Anakbayan UP Diliman on Student Council Elections

Posted on February 16, 2010


Challenging their politics of change

As a student institution, the University Student Council serves as venue in which our voices could be heard. We elect student leaders with the belief that they will uphold and defend our rights, and fight alongside us to achieve our demands. Our choice of leaders will play a crucial role in achieving the change we so aspire for in UP.

For two years, we have been denied such leadership, with ALYANSA and KAISA having taken the helm of the USC. The past two years have been marked by newly-imposed laboratory and other exorbitant fees, coupled with heightened commercialization schemes of the administration. Alongside this are renewed attempts to railroad repressive policies, including the draft 2009 Code of Student Conduct.

The USC has been divided on many of these issues, primarily because of political partisanship within its ranks. Indeed, while ALYANSA and KAISA both call for unity, collective action, and “unifying leadership” in the USC, they sought to divide the council in the face of crucial issues concerning us iskolars ng bayan.

They claim to be pro-student, yet the only agenda they forward is their own. Both have even used the present crisis of student representation in the Board of Regents to push outdated calls to amend the rules for student regent selection.

Moreover, they have betrayed their constituents by siding with the administration on several points, such as on the utilization of idle assets for income-generation. Instead of pushing for greater subsidy, they sought to compromise our welfare, however detrimental to student rights.

Such stances reflect the defeatist nature of ALYANSA and KAISA. They claim to present “better alternatives,” and yet they bow down to the skewed logic brandished by the administration for anti-student policies.

Now, they resort to empty rhetoric to once more deceive us iskolars ng bayan — rhetoric which sounds good to the ears, but without practice are essentially hollow, empty words, reflecting these parties’ tolerance of the status quo.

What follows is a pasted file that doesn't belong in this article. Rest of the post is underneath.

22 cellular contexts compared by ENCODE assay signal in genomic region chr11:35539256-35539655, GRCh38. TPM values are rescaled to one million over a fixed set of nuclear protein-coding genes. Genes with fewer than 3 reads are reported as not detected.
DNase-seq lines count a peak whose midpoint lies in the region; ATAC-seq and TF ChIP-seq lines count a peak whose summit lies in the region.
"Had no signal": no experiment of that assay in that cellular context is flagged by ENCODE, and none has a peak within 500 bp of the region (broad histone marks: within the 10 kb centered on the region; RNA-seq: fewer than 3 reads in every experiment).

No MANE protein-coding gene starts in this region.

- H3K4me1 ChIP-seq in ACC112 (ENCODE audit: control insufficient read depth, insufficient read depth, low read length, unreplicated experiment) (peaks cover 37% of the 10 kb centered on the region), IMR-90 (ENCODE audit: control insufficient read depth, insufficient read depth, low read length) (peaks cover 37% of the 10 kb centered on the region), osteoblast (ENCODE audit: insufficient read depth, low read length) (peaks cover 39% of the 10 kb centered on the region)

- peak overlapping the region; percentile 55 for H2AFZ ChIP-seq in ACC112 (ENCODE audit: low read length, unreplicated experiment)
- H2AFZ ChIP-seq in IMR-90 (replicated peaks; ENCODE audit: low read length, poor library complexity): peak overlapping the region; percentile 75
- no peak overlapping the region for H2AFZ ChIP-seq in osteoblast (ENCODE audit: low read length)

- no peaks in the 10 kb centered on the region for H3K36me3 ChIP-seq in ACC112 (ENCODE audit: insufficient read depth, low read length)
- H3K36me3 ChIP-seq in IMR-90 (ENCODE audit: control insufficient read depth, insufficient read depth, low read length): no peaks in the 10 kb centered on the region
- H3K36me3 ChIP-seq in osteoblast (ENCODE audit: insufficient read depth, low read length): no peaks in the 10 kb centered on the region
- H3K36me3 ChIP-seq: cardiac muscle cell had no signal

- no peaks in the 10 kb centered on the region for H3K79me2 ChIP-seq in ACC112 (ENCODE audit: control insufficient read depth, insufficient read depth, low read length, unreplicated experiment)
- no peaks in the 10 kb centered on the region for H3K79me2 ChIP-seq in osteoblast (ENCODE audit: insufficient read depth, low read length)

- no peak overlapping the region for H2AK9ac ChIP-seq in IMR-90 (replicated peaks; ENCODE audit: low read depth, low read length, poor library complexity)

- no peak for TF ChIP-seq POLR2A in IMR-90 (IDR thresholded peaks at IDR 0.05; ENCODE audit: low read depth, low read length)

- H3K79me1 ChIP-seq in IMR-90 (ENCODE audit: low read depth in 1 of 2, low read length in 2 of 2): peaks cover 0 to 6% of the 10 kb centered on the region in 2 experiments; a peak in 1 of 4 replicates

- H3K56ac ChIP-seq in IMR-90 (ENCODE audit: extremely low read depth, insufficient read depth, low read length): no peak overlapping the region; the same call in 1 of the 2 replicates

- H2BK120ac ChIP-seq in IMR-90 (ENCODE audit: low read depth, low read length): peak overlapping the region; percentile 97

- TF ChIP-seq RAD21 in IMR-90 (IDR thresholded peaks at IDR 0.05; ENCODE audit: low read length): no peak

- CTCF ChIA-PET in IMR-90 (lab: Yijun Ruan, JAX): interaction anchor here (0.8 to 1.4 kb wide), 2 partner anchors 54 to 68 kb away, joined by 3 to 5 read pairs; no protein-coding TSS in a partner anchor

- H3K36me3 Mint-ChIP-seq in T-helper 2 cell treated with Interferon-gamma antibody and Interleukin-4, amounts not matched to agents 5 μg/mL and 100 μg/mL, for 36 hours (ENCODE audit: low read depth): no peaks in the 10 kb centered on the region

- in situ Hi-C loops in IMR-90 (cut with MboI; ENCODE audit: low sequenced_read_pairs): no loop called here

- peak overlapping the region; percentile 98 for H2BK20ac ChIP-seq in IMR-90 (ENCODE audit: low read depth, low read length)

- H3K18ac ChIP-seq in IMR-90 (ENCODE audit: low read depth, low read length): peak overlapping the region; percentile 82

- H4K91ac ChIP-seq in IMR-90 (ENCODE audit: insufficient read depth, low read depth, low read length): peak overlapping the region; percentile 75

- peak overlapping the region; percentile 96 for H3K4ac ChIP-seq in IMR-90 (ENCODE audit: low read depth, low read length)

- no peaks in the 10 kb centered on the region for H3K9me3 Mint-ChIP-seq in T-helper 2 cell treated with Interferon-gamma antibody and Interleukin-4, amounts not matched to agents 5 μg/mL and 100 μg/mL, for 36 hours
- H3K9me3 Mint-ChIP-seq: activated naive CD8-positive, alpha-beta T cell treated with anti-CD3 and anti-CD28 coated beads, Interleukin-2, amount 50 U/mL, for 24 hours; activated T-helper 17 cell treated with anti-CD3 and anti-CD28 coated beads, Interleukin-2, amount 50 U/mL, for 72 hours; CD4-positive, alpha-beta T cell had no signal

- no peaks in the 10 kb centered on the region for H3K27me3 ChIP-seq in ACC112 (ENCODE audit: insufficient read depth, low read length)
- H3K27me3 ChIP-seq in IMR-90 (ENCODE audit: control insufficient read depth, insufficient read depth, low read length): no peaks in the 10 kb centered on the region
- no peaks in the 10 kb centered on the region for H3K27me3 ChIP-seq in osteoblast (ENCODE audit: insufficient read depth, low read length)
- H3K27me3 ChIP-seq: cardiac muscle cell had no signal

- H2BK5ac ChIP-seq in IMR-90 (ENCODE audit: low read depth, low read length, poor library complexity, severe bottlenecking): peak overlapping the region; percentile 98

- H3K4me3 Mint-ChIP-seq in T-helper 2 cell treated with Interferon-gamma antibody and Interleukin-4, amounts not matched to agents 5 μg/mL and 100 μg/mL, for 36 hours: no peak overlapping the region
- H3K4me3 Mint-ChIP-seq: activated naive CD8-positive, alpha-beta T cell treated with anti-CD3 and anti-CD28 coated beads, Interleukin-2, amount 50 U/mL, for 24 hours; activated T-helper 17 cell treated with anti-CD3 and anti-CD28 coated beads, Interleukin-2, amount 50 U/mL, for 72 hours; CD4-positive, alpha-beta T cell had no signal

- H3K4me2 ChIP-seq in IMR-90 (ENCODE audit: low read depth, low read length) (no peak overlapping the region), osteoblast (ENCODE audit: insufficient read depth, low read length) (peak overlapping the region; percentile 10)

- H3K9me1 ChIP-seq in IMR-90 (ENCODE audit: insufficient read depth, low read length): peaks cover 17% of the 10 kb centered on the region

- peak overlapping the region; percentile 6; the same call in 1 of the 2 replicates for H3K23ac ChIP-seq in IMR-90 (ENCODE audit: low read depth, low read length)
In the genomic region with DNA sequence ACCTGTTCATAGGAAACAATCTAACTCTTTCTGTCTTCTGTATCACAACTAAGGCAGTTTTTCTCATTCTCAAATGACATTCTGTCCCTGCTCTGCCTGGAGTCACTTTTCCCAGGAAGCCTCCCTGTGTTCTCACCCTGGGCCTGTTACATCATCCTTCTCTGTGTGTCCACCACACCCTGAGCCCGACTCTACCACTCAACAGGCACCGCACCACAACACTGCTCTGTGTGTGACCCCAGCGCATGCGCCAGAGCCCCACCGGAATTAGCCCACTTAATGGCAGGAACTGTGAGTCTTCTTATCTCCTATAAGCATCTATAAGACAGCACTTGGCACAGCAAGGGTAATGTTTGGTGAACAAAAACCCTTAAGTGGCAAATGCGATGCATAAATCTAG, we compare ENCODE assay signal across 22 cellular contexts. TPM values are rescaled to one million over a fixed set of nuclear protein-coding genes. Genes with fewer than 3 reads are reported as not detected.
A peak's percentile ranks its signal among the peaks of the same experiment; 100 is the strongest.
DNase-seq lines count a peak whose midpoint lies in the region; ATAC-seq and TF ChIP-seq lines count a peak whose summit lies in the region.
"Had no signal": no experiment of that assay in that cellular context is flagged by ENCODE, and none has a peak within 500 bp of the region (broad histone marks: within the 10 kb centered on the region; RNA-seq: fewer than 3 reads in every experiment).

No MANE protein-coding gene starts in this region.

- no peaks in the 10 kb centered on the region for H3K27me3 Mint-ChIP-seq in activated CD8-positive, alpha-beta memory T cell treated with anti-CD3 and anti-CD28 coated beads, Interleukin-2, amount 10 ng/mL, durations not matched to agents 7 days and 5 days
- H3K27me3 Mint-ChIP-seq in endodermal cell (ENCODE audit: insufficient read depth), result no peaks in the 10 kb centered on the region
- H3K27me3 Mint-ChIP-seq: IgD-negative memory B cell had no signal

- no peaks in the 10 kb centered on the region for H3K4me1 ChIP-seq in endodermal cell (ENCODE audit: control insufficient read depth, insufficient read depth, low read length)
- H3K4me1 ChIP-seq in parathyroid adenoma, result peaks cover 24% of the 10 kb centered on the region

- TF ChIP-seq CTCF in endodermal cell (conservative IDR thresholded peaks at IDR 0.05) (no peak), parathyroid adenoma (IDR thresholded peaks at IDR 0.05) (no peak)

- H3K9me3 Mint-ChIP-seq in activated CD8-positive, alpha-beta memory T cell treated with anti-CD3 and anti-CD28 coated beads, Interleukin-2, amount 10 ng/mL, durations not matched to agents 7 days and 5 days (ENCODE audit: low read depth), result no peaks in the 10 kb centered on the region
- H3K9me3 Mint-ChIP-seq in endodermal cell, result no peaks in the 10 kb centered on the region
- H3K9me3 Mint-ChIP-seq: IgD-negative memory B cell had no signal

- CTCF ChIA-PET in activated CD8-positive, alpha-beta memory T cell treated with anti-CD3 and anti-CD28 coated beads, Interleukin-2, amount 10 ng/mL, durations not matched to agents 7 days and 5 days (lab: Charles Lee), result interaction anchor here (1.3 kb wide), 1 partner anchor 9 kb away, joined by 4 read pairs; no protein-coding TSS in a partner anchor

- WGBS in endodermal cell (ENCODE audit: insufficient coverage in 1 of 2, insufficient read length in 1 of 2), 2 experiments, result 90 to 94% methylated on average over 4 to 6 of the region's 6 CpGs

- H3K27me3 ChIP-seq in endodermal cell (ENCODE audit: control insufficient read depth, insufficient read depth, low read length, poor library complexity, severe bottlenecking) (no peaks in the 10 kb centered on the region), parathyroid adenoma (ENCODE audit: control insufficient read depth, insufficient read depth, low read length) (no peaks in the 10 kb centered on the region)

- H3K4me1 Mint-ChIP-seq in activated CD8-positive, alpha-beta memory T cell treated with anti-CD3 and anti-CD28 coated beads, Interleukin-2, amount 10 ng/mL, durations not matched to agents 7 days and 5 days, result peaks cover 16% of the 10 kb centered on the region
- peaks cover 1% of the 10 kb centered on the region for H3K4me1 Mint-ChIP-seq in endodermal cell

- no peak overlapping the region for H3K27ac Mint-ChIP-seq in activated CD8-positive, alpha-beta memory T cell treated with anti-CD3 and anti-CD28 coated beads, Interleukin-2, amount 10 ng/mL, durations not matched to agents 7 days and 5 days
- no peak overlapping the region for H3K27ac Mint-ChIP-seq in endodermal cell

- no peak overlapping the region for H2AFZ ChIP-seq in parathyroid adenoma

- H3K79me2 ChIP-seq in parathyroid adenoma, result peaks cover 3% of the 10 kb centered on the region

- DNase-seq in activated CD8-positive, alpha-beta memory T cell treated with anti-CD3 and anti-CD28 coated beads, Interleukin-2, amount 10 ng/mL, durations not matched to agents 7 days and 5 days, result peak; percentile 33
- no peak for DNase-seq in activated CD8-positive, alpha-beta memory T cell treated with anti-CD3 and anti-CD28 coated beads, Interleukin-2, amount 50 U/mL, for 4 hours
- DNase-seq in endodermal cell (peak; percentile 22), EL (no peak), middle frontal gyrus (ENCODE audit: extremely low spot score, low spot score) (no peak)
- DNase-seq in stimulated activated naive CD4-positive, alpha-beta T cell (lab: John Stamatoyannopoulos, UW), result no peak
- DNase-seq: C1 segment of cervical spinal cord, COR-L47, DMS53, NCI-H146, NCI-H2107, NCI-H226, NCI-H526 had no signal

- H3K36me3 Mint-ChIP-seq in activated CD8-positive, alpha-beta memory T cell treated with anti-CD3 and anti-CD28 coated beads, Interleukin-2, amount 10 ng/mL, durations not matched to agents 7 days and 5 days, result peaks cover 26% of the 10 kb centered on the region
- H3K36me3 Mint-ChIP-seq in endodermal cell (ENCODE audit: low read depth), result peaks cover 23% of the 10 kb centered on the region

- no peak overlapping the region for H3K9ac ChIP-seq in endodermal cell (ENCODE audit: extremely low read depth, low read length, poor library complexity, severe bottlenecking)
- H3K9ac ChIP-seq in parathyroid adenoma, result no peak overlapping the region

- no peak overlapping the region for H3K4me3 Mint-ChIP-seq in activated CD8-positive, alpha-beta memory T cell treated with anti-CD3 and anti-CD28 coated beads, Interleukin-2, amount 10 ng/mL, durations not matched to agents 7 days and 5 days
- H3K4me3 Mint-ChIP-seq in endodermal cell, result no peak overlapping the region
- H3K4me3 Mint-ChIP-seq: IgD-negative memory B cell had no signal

“Kasama ka,” claims ALYANSA. Yet they never were with us in struggle, and have in fact supported the 300 percent tuition increase policy in 2006 which continues to burden us presently, instead calling for the reformation of the Socialized Tuition and Financial Assistance Program as a solution. Recent figures, however, have proven the ineffectiveness of the STFAP re-bracketing they have advocated, as few benefit from the flawed program.

Meanwhile, KAISA calls on us to “rise to the challenge,” and “move forward.” But how could we do so without first setting our sights on changing the problems of the present? Contrary to claims of having “began a journey of change” by clinching last year’s USC leadership, they have failed to initiate the slightest changes within the university, and have instead neglected their duties as duly-elected student leaders.

Two years of experience taught us that we cannot “move forward” through compromise. Pluralism, the essence of “inclusive” and “multiperspective” activism so revered by KAISA and ALYANSA, implies tolerance and self-defeatism, as it renders them incapable of defending their stands, or indeed, even of making a solid stance on the most basic issue of student rights.

Genuine advocates of change do not resort to failed compromises. History proves how resistance and collective action succeed where the politics of compromise cannot. Throughout its 13 years of existence, STAND-UP remains the staunchest defender of student rights, unwavering in its stance and demand for genuine change, even beyond the confines of school.

STAND-UP dares to resist where others have retreated, and have in fact won victories alongside us iskolars ng bayan, such as the struggle for student representation and student demands. Student welfare is the primary concern it forwards.

This election, a challenge is upon us. For two years, we have been shortchanged. Let us assert our right to truly be heard and represented in the USC, with the brand of leadership which has molded STAND-UP through the years. Through our unity and collective action, genuine change could be achieved.


Originally published here: